- If a recognizable person, or talent (e.g., an astronaut or a noted personality engaged to narrate a film) appears in NASA material, use for commercial purposes may infringe a right of privacy or publicity. Therefore, permission should be obtained from the recognizable person or talent. If the proposed use of the NASA material could be viewed as a commercial exploitation of that person. However, if the intended use of NASA material is primarily for communicative purposes, i.e., books, newspapers, and magazines reporting facts of historical significance (constitutionally protected media uses), then such uses will generally be considered not to infringe such personal rights.
- Some NASA audiovisual material may incorporate music or footage, which is copyrighted and licensed for the particular NASA work. Any editing or otherwise altering of the work may not be covered under the original license, and therefore would require permission of the copyright owner.
- NASA audiovisual material may include visible NASA identifiers (e.g., the name of the vehicle and the NASA Insignia or Logotype in photographs or film footage of Space Shuttle vehicles). Use of such materials is generally non-objectionable, provided the NASA identifiers appear in their factual context. (Source)
Q: I’ve noticed that NASAImages doesn’t always offer the highest resolution version of a specific image. What’s the best way to make sure I’m getting the highest quality image available?
[We] have a hi-res version of most, but not all of the images. If the NASA site we got it from had a hi-res, we have it but many sites only had low res. Currently, even if we have a hi-res it’s not downloadable directly from our site but will be sometime within the next few months. For now though, if you find an image you want a hi-res of, in the Details view on the left-hand side is a field called “Original URL.” Clicking on that link takes you to the original NASA page where we acquired the image from. If a hi-res exists at all, it will be available there. Bandwidth and storage are not issues for us. It’s a purely a limitation in the software we use to serve up nasaimages.org and we are working on eliminating that limitation.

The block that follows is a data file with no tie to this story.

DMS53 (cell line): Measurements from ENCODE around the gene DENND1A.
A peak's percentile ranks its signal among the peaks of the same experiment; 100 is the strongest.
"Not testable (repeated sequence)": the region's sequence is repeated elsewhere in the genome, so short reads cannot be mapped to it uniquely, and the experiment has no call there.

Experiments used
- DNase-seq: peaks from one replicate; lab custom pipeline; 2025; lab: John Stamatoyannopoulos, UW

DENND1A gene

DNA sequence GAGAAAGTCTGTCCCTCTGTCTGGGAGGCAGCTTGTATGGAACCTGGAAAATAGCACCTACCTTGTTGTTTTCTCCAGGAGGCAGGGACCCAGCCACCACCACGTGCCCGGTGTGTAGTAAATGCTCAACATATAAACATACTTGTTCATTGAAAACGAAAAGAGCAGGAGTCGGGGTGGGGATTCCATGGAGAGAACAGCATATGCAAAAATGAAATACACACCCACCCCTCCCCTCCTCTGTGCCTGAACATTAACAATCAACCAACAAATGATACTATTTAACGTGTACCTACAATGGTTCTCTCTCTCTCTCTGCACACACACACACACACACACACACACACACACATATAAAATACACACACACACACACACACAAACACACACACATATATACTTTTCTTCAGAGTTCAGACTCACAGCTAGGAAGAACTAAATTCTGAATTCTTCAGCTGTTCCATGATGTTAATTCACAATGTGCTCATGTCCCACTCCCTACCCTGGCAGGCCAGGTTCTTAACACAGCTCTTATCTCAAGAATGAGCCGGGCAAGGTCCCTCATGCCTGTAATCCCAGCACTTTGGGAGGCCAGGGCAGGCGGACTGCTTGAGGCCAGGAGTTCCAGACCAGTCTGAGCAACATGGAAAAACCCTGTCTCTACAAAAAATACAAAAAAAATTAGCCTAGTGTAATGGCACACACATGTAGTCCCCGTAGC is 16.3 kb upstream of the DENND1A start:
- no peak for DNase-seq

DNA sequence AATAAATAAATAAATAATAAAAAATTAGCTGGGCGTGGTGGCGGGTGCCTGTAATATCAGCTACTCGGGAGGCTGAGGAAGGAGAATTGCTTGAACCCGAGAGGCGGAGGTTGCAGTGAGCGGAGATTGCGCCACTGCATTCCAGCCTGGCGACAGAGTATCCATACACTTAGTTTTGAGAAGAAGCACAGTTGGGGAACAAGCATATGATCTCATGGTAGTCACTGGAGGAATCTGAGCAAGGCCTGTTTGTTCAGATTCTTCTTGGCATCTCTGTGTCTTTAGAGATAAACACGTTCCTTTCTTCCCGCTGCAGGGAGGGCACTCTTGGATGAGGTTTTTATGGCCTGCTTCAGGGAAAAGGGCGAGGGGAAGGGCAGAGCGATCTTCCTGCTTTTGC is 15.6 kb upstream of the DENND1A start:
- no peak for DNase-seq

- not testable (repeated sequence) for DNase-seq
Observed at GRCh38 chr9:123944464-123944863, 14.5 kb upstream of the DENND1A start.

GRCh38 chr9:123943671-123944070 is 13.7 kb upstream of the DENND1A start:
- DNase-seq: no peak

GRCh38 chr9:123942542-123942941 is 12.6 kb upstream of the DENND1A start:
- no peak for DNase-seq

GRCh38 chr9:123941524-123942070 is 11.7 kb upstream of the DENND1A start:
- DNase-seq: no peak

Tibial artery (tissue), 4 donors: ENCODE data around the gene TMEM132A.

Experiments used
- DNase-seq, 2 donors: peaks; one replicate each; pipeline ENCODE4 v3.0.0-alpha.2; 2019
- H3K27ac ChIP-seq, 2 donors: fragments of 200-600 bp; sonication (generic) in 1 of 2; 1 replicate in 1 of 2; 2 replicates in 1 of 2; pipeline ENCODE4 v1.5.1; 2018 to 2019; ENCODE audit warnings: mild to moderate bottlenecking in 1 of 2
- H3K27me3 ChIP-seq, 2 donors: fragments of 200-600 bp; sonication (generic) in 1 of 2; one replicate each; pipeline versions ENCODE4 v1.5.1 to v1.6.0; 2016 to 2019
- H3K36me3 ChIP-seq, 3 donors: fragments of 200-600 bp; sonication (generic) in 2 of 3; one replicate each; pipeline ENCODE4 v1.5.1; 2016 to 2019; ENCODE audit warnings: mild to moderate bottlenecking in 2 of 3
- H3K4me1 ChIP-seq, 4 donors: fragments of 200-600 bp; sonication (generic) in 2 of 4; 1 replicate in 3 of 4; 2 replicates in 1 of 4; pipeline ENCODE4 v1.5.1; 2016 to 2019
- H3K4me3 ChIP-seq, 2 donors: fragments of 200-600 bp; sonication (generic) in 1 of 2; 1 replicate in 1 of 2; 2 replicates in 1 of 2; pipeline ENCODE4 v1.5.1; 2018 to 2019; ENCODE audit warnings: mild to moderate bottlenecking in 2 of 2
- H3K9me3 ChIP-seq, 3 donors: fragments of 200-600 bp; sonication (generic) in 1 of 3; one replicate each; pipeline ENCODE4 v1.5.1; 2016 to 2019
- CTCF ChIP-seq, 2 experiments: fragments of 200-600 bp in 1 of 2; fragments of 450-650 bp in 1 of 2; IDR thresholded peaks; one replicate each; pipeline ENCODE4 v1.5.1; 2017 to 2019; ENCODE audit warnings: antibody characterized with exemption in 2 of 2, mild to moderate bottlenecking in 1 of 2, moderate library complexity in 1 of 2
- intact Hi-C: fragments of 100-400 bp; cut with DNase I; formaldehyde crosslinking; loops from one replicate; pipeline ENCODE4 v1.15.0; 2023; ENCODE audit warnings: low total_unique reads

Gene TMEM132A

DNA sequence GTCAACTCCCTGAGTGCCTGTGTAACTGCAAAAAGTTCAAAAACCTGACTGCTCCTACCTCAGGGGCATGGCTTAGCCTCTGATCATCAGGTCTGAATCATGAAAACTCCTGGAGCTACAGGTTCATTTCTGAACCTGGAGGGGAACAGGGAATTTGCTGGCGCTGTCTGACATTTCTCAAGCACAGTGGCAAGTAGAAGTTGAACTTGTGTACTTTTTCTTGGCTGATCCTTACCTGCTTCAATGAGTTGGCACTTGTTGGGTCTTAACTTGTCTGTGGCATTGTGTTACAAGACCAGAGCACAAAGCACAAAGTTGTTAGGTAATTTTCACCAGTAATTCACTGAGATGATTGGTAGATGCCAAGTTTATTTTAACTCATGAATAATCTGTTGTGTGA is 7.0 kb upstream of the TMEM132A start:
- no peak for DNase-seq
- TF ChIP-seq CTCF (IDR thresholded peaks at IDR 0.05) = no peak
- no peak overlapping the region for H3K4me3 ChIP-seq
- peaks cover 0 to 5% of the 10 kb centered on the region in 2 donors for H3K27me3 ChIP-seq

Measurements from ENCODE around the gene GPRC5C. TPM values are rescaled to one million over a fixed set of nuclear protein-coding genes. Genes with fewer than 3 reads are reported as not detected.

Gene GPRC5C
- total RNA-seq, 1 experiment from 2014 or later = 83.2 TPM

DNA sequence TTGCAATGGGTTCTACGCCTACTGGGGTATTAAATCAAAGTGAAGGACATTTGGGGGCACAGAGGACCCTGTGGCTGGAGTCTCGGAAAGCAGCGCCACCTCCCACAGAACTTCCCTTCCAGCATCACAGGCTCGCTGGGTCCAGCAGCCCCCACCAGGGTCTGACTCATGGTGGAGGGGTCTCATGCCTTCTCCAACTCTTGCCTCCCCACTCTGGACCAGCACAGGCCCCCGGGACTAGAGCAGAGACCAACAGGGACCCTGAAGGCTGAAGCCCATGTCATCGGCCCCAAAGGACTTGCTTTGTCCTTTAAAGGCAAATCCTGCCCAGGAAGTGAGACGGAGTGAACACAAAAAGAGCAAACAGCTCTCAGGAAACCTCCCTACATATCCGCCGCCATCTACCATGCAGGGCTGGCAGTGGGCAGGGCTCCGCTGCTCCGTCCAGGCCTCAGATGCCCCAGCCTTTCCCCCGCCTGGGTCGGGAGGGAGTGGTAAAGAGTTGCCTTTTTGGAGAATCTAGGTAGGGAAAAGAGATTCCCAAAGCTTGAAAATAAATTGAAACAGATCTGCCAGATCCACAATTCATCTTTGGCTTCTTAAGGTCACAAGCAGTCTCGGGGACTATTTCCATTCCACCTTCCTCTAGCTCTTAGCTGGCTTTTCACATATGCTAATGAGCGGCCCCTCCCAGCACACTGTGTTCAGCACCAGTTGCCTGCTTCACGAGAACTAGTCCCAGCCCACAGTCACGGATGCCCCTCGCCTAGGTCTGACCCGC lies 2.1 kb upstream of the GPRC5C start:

Q: In the past, I’ve searched for NASA images on Corbis.com or other similar stock photo resources, assuming that they had access to some images that the rest of us just couldn’t get ahold of. I’ve only recently realized that this is not the case, (for example, compare this photo of spiral galaxy M101 to the same image found on Corbis). How is it that stock houses can sell work that’s public domain? Is there any reason I should be using their services?
Anyone can resell public domain images as long as they obey restrictions of publicity and privacy.
So the media these stock houses offers that comes from NASA is at least theoretically available for free directly from NASA and from nasaimages.org. People may pay to license NASA images from Corbis because 1) they make it easier to find; 2) they will warranty the availability of the image for use (relieving the buyer of any potential liability for using an image that might have legal restrictions); or 3) simply because people are unaware that media from NASA is pubic domain and available from a variety of free sources.
Q: Is there any reason that I should be visiting the various other sites if I’m looking for images, or does NASAImages have the full collection? If not, when does it expect to?
Hornstein: nasaimages.org launched last August with the contents of all 21 sites included. Since then, we’ve been adding new content not on those sites and in many cases, not on any other site.
Thanks a ton Jon!